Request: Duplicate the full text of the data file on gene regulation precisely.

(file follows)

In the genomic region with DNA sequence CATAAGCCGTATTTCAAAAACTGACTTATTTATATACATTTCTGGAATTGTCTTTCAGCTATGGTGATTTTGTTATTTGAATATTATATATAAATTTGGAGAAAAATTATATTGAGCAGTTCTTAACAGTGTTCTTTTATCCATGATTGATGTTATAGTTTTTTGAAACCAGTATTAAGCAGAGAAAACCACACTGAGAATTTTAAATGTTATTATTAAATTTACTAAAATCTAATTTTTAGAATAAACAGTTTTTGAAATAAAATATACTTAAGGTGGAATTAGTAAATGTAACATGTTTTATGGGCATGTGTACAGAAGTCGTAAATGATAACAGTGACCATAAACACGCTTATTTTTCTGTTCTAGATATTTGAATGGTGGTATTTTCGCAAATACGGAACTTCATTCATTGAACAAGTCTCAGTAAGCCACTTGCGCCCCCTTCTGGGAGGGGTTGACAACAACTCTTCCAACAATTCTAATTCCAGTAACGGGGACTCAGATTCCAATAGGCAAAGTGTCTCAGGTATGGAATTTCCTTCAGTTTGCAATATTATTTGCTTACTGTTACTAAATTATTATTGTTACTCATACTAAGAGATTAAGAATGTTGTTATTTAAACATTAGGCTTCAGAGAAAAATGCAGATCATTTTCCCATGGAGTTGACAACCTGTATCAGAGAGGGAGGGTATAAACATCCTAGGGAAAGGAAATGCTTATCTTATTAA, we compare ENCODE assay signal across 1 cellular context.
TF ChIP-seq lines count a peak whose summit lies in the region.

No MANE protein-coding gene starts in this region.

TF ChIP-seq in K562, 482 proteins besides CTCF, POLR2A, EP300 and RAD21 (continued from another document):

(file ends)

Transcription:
In the genomic region with DNA sequence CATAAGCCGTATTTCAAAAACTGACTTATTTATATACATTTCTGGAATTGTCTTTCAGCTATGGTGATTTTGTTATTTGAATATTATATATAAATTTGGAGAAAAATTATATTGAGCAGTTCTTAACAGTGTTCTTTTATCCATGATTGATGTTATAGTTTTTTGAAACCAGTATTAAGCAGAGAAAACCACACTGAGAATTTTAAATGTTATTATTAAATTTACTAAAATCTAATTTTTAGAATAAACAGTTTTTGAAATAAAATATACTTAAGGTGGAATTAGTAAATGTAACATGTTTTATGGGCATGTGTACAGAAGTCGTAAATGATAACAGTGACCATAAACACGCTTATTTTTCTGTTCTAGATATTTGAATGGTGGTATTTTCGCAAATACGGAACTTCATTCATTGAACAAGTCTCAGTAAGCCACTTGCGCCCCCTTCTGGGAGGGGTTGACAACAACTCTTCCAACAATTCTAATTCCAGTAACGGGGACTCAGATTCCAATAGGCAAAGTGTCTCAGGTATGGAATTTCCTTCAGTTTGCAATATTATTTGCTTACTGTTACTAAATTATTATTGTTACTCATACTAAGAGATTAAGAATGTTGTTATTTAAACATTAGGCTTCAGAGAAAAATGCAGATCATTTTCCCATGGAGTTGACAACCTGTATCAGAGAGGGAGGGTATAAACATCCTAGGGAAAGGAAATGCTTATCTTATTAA, we compare ENCODE assay signal across 1 cellular context.
TF ChIP-seq lines count a peak whose summit lies in the region.

No MANE protein-coding gene starts in this region.

TF ChIP-seq in K562, 482 proteins besides CTCF, POLR2A, EP300 and RAD21 (continued from another document):